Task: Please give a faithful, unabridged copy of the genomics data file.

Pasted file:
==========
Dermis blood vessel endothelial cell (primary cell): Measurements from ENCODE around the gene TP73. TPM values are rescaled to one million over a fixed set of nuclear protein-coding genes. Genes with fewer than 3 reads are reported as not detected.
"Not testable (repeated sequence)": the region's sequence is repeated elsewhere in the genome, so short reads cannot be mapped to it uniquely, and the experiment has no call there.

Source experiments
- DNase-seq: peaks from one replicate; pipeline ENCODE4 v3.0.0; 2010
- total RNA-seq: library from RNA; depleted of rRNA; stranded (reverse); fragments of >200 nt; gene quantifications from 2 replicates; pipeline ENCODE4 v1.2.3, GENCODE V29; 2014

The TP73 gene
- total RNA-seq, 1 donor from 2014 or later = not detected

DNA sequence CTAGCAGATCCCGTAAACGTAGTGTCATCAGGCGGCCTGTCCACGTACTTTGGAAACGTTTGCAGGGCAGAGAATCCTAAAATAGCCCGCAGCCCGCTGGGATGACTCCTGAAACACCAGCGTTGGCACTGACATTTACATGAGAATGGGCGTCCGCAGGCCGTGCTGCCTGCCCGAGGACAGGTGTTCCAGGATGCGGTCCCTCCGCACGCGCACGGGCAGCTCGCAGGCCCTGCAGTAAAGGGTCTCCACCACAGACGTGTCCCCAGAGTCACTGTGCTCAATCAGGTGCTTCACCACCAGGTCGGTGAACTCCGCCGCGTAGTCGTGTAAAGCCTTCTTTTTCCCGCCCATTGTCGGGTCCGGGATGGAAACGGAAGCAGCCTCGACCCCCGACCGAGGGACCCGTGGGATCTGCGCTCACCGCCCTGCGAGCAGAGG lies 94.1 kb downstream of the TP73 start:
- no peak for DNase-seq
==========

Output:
Dermis blood vessel endothelial cell (primary cell): Measurements from ENCODE around the gene TP73. TPM values are rescaled to one million over a fixed set of nuclear protein-coding genes. Genes with fewer than 3 reads are reported as not detected.
"Not testable (repeated sequence)": the region's sequence is repeated elsewhere in the genome, so short reads cannot be mapped to it uniquely, and the experiment has no call there.

Source experiments
- DNase-seq: peaks from one replicate; pipeline ENCODE4 v3.0.0; 2010
- total RNA-seq: library from RNA; depleted of rRNA; stranded (reverse); fragments of >200 nt; gene quantifications from 2 replicates; pipeline ENCODE4 v1.2.3, GENCODE V29; 2014

The TP73 gene
- total RNA-seq, 1 donor from 2014 or later = not detected

DNA sequence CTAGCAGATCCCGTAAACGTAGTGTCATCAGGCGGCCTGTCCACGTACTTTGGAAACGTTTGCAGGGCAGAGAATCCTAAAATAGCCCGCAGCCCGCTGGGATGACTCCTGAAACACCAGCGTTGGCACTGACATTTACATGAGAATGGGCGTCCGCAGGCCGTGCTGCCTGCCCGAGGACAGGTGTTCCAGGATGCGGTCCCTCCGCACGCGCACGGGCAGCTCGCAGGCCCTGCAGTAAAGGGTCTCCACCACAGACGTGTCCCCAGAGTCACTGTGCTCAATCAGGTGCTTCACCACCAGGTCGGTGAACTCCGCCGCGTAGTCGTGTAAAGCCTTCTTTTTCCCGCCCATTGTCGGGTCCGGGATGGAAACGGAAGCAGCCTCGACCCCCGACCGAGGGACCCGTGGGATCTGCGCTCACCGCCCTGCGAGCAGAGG lies 94.1 kb downstream of the TP73 start:
- no peak for DNase-seq